Is Your HR Department Really That Forward-Thinking?

A Betterworks' survey reveals that managers don't see HR departments as forward-thinking.
By: | April 10, 2019 • 2 min read
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Would you consider your HR team “forward-thinking?”

According to Betterworks’ Continuous Performance Management Survey, 78 percent of managers don’t think so. Only 43 percent of managers say that HR departments adopt new ideas, technologies and practices before a majority of other departments.

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The survey included 750 people, 379 of whom were non-HR managers, the remaining 377 were HR professionals working within U.S.-based companies with more than 500 employees. Responses weren’t wholly negative, despite the not forward-thinking jab. The top five positive statements made by managers about their HR department are:

  • HR technologies [are] easy for me to use correctly (75 percent);
  • HR does a great job supporting me when it comes to recruiting new members of my team (75 percent);
  • HR technologies [are] easy for my team to use correctly (72 percent);
  • HR processes are easy to follow (67 percent); and
  • HR does a great job of supporting me when it comes to developing my team’s skills (66 percent).

An interesting trend revealed in the survey suggests that the makeup of an HR team significantly impacts the forward-thinking influence HR can have on the business—the most impactful have a CHRO who reports directly to the CEO. This C-suite CHRO is 69 percent more likely to serve as a business partner to other departments and 25 percent more likely to say they care about making work experiences better for everyone. They’re also 44 percent more likely to agree that within their organization the HR function is well-respected.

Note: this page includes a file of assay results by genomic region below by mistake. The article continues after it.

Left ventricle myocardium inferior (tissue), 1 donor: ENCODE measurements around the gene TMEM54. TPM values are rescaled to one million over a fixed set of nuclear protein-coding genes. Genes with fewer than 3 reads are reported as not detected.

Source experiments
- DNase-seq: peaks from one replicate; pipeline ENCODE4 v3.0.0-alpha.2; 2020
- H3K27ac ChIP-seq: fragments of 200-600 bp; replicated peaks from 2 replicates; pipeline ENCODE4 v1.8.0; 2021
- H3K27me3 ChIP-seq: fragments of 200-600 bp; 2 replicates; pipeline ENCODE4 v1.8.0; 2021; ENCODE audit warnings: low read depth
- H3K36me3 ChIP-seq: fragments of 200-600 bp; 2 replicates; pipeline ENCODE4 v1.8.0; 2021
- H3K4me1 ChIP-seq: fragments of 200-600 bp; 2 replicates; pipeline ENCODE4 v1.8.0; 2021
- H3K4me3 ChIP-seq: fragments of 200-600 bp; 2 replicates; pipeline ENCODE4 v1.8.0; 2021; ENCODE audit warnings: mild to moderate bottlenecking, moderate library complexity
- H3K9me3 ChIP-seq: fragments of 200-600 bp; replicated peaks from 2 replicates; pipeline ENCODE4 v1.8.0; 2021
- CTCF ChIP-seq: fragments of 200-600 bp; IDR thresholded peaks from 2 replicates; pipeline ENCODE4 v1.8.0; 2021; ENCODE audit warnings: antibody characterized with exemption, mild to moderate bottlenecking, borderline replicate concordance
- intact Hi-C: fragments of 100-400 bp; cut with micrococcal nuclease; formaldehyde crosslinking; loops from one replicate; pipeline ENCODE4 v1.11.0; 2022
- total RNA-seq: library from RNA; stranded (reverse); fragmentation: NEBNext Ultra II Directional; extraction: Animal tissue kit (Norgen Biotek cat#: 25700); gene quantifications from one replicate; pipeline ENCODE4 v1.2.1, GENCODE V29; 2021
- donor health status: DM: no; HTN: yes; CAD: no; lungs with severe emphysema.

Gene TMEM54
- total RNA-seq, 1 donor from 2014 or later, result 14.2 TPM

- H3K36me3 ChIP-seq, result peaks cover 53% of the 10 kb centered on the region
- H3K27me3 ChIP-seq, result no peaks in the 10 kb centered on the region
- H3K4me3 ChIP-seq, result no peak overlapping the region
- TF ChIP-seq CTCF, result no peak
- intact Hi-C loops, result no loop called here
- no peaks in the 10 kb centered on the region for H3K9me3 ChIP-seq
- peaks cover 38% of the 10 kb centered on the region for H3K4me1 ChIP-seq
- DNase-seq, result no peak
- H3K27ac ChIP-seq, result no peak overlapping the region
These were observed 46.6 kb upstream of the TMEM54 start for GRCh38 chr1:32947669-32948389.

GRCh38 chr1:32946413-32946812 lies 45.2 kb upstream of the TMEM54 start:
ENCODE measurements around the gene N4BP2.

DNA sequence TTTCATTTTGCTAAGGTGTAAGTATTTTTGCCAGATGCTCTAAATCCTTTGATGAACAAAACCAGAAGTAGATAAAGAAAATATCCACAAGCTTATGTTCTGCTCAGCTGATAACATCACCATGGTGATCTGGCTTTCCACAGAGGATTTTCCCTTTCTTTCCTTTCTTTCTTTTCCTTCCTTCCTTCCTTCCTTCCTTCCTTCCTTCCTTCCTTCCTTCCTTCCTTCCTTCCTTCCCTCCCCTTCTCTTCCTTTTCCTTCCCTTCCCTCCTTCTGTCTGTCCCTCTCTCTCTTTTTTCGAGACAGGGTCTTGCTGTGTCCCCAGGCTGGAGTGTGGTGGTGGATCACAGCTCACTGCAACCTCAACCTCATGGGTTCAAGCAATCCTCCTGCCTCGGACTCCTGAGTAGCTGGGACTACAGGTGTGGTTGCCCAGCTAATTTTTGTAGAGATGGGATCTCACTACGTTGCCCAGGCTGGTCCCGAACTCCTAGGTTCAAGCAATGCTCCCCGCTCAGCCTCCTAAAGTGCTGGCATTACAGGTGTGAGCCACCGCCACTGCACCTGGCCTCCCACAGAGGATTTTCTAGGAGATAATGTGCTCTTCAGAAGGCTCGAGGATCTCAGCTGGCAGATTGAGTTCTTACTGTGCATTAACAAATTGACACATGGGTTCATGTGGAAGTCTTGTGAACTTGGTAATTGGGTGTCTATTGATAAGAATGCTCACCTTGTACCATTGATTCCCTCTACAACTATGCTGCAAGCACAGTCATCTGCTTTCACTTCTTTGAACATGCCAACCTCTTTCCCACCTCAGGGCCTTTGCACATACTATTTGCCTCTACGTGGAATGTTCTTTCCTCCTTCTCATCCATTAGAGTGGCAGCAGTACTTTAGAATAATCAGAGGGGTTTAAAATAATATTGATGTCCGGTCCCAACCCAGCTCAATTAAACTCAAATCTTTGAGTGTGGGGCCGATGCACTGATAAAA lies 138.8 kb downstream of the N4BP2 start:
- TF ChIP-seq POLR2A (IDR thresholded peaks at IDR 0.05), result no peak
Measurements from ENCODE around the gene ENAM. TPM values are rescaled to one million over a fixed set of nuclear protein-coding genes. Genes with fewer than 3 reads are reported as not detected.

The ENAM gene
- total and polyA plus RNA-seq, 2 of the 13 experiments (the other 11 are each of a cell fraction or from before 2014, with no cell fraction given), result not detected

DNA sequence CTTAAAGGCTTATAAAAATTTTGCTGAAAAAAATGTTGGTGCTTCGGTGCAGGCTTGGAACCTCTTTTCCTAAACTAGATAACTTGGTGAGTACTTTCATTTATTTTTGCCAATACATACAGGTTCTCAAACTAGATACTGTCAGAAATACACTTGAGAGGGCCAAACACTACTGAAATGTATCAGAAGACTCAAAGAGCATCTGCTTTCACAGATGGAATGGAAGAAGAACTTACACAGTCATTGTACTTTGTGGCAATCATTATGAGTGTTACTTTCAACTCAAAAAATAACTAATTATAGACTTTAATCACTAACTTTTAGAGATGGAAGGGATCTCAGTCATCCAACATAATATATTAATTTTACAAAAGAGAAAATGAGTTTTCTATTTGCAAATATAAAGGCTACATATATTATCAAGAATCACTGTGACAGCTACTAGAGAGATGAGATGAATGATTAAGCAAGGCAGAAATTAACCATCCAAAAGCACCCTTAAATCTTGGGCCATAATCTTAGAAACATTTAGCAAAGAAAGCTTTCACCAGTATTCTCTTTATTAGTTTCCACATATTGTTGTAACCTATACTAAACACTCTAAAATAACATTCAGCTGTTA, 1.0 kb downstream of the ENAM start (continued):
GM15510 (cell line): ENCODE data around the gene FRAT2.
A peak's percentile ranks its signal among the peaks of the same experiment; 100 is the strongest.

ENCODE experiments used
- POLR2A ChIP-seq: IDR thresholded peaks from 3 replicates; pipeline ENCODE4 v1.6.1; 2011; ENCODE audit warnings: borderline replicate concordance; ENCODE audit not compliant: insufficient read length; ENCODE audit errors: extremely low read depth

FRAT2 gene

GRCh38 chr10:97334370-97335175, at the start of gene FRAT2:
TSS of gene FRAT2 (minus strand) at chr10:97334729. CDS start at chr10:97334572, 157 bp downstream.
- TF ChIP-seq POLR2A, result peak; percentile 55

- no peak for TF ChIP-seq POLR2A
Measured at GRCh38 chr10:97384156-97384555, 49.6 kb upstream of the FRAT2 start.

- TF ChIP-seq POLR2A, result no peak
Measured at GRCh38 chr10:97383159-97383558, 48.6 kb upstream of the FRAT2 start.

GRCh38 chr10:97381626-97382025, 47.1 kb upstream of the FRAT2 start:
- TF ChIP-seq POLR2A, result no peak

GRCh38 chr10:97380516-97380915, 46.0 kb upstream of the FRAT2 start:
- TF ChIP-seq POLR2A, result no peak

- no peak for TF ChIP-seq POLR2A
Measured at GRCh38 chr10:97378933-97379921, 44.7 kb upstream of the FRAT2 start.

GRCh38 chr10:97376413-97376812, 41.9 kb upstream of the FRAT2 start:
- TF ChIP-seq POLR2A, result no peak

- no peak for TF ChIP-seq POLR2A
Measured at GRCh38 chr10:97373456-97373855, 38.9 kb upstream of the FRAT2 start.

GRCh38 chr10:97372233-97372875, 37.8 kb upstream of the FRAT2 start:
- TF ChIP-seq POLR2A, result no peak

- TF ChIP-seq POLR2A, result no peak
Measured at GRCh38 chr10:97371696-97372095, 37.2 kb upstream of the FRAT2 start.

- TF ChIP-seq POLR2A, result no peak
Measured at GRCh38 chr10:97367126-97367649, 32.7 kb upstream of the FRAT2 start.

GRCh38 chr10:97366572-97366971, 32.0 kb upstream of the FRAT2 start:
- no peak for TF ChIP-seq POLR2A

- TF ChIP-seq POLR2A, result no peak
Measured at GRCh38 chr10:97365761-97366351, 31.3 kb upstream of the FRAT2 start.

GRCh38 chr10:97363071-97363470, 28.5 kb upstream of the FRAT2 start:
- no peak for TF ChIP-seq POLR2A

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The survey also found that CHROs in strategic positions within a business tend to expect more from performance-management programs, which they view “as a way to positively impact multiple business-critical outcomes such as building and maintaining coaching cultures, developing new leaders, and motivating and engaging their workforce.”

What’s more, HR teams with C-level leadership are 29 percent more likely to view themselves as leading the pack in adopting new ideas, processes and technologies. For example, organizations with these leaders are 38 percent more likely to implement employee pulse surveys and 24 percent more likely to agree that a key part of HR’s job is to ensure managers are having the right conversations with their team members.

“Forward-thinking CEOs understand that aligning, developing and continuously motivating their workforce is crucial to achieving and sustaining competitive advantage,” says Doug Dennerline, CEO at Betterworks. “They demonstrate this commitment by hiring strong HR leaders who report directly to them and support them in creating an outstanding employee experience for maximum impact.”

Danielle Westermann King is a former staff writer for HRE.